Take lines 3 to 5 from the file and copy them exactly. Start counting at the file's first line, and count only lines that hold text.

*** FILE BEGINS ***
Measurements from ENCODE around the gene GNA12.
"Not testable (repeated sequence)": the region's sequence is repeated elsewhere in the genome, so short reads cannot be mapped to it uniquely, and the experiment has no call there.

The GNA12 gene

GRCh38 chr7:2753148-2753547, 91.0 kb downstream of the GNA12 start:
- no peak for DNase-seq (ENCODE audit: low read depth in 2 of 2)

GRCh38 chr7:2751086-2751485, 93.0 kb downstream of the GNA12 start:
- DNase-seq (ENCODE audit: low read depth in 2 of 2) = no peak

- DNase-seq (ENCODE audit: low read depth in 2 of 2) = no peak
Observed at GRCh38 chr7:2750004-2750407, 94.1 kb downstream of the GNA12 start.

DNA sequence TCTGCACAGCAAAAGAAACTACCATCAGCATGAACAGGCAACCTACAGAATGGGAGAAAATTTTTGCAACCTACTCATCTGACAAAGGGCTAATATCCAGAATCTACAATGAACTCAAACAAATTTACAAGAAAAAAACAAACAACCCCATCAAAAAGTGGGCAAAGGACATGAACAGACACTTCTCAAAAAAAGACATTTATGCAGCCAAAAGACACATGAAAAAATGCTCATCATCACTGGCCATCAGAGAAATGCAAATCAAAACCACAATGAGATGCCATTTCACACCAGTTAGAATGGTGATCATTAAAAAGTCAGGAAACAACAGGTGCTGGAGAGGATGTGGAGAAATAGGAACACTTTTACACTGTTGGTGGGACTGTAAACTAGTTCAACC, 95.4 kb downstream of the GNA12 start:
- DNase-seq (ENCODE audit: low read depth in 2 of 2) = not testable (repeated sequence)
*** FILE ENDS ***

The GNA12 gene

GRCh38 chr7:2753148-2753547, 91.0 kb downstream of the GNA12 start:
- no peak for DNase-seq (ENCODE audit: low read depth in 2 of 2)